Banning Congress from trading stocks is massively popular. So why are top Democrats stagnating?

Advocacy groups last week renewed their calls for Congress to bar members and their families from trading stocks amid reports that Democratic leaders in the U.S. House — despite public pressure intense — are unlikely to vote on the issue until November’s midterm elections.

As members of Congress crafting laws that directly impact the lives of Americans, voters have a right to know whether their representatives are acting in the public interest or in a way that serves their personal interest,” said Trevor Potter, president of the Campaign Legal Center (CLC) and former chairman of the Federal Election Commission (FEC), in a statement.

Congress passed the Stop Trading on Congressional Knowledge (STOCK) Act ten years ago,” he noted, but the STOCK Act has not diminished the appearance of corruption that arises when members of Congress engage in suspicious stock trading.

The New York Times earlier this month published an investigation revealing that 97 members of congress bought or sold stocks, bonds or other financial assets that overlapped with their work in Congress or reported similar transactions by their spouse or dependent child,” a revelation that bolstered calls for ethics rule reforms in the matter.

Members of Congress have regular access to confidential insider information about public policies that directly and materially affect the economy — and stock markets,” Craig Holman, government affairs lobbyist for watchdog group Public Citizen, Underline Thursday. Yet these same lawmakers buy and sell stocks at will, often after confidential briefings about likely peaks and downturns in the economy from information not available to the public.

Public Citizen executive vice president Lisa Gilbert said that the STOCK Act’s disclosure system itself should have prevented members of Congress from engaging in insider trading.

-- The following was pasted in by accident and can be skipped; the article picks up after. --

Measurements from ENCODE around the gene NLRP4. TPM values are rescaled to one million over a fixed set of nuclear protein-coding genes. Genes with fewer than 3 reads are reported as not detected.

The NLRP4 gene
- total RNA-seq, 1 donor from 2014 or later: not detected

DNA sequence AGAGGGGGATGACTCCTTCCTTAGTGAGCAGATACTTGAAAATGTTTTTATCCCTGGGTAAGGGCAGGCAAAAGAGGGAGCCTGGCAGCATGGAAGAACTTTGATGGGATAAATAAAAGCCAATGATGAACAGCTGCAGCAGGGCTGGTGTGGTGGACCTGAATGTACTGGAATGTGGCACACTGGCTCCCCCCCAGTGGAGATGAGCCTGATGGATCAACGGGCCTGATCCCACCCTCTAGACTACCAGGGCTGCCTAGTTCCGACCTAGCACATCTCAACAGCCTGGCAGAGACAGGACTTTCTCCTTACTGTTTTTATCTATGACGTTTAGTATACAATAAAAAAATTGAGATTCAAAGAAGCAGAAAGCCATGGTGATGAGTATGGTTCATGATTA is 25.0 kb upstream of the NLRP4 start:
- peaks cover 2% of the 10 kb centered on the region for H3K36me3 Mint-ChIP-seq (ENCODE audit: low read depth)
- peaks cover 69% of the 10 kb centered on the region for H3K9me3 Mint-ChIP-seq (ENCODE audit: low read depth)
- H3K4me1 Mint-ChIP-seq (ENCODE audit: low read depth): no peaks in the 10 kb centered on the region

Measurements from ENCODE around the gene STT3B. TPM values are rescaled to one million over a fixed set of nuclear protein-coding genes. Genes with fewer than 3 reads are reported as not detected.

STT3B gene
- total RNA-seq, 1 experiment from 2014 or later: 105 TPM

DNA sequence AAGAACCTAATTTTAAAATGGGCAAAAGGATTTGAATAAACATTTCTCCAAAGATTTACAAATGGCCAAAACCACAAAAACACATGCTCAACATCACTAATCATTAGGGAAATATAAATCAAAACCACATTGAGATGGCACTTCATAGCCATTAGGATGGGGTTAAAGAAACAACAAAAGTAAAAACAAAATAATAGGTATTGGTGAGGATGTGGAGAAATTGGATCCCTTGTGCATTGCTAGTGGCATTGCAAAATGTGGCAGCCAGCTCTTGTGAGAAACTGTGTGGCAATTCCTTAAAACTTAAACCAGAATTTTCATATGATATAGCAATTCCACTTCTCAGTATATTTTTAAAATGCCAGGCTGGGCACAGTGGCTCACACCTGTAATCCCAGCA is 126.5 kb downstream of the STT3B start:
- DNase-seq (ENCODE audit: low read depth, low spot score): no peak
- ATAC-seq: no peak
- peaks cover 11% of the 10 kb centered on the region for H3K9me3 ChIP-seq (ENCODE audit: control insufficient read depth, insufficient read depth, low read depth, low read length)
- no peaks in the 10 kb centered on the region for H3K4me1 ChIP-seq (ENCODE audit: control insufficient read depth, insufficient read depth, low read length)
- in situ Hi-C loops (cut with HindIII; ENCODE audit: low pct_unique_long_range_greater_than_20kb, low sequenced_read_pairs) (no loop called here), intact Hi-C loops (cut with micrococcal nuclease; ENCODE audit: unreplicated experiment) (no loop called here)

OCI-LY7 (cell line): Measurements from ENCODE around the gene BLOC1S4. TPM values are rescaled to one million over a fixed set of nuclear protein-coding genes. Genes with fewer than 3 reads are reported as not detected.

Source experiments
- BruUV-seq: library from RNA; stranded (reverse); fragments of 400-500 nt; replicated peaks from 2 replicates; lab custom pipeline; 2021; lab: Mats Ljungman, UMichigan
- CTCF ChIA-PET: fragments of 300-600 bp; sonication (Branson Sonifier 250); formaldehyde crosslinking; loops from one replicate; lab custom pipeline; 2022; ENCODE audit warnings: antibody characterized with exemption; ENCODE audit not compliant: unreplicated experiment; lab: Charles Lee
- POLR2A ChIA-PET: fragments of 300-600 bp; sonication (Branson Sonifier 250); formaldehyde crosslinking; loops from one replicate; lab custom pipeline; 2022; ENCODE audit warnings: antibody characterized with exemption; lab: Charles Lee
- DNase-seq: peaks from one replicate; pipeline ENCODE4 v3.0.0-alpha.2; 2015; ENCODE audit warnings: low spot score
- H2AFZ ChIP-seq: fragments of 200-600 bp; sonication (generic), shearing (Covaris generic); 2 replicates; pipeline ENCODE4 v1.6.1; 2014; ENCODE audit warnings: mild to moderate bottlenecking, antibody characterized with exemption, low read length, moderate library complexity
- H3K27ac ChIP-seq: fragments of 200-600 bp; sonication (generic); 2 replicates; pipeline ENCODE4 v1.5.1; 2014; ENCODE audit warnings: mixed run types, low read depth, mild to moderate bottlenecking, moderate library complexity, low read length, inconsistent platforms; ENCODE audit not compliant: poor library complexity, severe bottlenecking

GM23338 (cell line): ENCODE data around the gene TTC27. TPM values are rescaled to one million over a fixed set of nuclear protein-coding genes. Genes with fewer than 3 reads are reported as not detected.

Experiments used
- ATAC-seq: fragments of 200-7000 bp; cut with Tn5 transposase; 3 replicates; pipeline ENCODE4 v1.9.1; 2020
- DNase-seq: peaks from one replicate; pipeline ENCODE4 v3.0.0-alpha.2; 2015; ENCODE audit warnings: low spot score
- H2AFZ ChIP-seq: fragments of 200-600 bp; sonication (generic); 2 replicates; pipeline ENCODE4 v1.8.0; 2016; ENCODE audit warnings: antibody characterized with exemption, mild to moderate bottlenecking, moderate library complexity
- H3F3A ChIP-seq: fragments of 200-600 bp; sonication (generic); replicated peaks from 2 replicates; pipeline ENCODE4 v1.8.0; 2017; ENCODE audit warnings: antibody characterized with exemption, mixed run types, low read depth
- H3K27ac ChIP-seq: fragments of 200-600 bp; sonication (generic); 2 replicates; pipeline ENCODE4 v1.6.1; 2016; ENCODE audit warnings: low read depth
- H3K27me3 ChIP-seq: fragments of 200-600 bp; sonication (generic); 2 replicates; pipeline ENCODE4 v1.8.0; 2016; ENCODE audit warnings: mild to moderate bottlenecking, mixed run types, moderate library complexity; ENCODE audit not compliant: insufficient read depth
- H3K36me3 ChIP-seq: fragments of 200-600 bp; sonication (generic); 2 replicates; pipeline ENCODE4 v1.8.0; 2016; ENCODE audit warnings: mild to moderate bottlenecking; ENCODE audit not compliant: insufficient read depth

In fact, it has resulted in a dramatic reduction in stock trading activity by members of Congress,” Gilbert continued. But it’s time to take the next step and completely ban stock trading activities by members of Congress and their spouses.

The latest proposal from House Democrats along these lines is the Government Financial Conflicts of Interest Act (HOUR 8990) — which was formally introduced Wednesday and led by House Administration Committee Chair Zoe Lofgren (D-Calif.), under the direction of House Speaker Nancy Pelosi (D-Calif.).

Pelosi has been criticized for stock trading by her husband, investor Paul Pelosi, although there have been no allegations of inappropriate or unethical behavior,” News reported Thursday, adding that Lofgren’s bill was the subject of heavy criticism on and off Capitol Hill.

However, CLC, Public Citizen, other organizations and the vast majority of Americans want lawmakers to act on the issue.

The Financial Conflicts of Interest in Government Act, designed with the shortcomings of stock law in mind, will work to restore that trust by prohibiting members of Congress from trading stocks. while in office and prohibiting such activity by their spouses, dependent children and senior executives,” Potter said. The law establishes significant penalties to promote compliance, an area where the STOCK law has been woefully insufficient. To comply with the new law, officials can transfer their investments to a blind trust to avoid conflicts of interest.